On Monday Mailbag, someone recently asked


If I am lucky enough to get some hits in the Fall Interviewing Program, how do I explain away my average performance in my first year of law school?


Answer: You will have to explain the grades.  But first, be sure to articulate (clearly and succinctly) how the intangible(s) that you have will benefit the firm (and specifically a particular practice area) on day one.  The intangible may be previous work experience, undergraduate degree or other education, professional license, clinic experience, experience with foreign cultures or languages, business or other important relationships, clear commitment to the practice area, etc.

Once you have established some of the reasons why the firm should take a chance on you despite your mediocre start, you should address the grades (but be sure not to dwell on the subject — get in and get out).  Perhaps you have a reason for why you did not achieve excellence and if so, that should be explained.  More importantly, however, you should explain why you think your academic performance is not a reasonable predictor of how you will do at the firm.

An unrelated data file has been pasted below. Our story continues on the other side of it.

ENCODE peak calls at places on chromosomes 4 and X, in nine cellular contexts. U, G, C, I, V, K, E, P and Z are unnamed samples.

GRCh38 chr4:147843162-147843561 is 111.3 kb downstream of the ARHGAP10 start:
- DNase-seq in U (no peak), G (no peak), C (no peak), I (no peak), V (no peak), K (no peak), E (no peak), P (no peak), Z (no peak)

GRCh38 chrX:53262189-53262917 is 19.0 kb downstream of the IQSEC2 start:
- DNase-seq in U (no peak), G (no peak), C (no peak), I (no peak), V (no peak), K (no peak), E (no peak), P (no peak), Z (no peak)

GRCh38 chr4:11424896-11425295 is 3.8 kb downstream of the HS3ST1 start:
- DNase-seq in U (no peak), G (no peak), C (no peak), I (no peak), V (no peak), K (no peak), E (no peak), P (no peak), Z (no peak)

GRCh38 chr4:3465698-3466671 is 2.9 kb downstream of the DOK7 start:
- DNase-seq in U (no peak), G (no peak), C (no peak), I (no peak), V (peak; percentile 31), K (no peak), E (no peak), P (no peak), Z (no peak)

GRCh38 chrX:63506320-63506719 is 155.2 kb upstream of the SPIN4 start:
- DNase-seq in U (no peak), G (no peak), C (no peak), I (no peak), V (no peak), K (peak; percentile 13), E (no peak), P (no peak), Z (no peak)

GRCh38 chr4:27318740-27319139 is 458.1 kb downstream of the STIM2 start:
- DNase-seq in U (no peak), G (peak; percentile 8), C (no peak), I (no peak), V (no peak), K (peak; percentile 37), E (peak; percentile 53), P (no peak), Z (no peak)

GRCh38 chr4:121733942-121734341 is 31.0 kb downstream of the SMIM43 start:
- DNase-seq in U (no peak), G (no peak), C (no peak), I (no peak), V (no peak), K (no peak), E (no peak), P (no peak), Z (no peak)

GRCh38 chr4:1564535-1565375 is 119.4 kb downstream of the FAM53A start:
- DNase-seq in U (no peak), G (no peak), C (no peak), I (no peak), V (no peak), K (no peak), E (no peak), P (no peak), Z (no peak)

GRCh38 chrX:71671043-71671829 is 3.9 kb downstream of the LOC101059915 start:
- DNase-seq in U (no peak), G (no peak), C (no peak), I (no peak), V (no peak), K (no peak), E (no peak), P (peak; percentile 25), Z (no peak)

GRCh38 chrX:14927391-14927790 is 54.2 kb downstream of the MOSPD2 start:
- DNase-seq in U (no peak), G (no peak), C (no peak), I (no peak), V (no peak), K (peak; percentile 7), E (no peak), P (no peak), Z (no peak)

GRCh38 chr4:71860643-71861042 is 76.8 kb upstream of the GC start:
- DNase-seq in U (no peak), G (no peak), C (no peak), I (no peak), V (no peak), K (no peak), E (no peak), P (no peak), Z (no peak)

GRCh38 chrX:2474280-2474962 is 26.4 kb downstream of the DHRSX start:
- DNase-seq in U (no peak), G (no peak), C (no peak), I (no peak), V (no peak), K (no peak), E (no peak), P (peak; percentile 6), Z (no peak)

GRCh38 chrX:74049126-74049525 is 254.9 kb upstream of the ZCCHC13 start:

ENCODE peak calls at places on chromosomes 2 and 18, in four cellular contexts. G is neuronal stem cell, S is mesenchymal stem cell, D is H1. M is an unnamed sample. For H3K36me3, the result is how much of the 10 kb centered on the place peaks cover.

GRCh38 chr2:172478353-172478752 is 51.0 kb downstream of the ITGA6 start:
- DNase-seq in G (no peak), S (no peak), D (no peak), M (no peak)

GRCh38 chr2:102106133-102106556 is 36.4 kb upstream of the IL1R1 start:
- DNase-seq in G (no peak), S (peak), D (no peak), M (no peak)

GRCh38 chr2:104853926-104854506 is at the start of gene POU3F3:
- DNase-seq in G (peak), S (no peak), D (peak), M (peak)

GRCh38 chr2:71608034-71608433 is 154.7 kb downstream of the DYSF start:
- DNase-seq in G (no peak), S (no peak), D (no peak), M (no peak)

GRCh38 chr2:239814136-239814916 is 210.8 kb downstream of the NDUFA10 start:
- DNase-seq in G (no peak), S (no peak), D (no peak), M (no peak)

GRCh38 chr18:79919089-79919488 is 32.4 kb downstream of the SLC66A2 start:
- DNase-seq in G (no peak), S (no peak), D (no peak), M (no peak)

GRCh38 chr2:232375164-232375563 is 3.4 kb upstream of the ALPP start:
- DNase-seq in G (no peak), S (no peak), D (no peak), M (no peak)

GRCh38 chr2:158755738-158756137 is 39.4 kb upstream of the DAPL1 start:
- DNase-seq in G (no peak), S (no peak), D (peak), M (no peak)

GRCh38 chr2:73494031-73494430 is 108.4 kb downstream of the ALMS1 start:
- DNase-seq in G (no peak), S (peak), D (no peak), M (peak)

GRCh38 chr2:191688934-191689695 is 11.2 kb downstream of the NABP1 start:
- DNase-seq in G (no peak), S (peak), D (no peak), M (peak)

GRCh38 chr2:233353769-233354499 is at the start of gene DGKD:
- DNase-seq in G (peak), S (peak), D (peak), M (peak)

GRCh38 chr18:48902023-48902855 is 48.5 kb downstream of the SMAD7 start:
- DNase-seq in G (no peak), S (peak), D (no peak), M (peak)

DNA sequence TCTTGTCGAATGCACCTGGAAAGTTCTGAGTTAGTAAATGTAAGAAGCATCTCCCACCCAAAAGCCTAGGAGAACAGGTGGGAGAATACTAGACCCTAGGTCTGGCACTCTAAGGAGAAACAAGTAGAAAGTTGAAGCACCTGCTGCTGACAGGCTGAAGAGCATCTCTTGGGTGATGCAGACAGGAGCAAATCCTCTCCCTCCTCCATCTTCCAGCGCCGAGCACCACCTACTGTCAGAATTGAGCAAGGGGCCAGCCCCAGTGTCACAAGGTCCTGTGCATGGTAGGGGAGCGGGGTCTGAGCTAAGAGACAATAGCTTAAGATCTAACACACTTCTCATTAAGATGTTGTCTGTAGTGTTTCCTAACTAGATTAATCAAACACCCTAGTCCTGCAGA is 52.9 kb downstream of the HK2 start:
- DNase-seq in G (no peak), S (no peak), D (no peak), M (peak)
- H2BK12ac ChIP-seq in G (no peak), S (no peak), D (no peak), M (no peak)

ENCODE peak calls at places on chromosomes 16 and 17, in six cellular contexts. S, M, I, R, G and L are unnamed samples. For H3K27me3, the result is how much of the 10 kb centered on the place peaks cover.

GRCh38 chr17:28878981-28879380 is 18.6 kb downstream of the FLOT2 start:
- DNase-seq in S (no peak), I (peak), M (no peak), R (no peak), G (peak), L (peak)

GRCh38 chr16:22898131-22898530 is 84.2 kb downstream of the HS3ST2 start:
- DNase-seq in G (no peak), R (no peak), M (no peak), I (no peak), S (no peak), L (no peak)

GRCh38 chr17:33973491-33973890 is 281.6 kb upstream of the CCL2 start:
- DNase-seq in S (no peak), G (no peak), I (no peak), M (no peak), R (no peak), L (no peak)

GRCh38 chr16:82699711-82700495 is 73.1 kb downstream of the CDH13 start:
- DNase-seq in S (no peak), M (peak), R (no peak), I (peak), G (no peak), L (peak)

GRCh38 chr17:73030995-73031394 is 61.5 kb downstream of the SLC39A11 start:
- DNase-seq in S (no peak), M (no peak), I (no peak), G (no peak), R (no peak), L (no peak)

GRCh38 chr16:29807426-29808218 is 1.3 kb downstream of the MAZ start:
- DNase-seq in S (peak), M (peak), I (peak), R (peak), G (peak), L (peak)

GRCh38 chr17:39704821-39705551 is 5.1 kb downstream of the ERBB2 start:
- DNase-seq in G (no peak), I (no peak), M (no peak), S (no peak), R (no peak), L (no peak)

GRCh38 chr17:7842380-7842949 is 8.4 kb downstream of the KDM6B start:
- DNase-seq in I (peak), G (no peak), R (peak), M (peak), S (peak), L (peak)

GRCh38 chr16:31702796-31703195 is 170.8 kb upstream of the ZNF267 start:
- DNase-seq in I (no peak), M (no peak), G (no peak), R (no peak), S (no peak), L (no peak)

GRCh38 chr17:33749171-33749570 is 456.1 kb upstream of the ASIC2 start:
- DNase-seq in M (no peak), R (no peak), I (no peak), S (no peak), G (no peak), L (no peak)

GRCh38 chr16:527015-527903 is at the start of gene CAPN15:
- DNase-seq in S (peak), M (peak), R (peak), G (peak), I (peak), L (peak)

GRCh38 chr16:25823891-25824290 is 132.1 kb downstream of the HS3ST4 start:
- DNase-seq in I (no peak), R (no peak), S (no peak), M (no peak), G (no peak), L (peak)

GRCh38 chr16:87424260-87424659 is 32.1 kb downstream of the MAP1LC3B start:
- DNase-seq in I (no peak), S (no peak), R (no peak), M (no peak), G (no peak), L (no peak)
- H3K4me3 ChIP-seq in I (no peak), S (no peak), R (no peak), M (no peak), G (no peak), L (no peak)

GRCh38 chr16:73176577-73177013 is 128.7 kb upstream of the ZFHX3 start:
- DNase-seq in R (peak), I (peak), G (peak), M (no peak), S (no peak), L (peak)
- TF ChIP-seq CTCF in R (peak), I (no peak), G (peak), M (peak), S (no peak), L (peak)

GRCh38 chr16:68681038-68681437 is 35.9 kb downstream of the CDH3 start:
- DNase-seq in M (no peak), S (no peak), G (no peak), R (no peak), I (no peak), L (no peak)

To complete your sales job, consider doing a wrap up summary at the end of the interview when asked “is there anything else you would like to add?”  Even if not given the opportunity, make one for yourself.  Reiterate your intangible and help the interviewer see the grades from your perspective.  A successful interview will leave the interviewer with the idea that you have some impressive quality that separates you from other candidates, which will make you a valuable asset to the firm, notwithstanding your first year grades.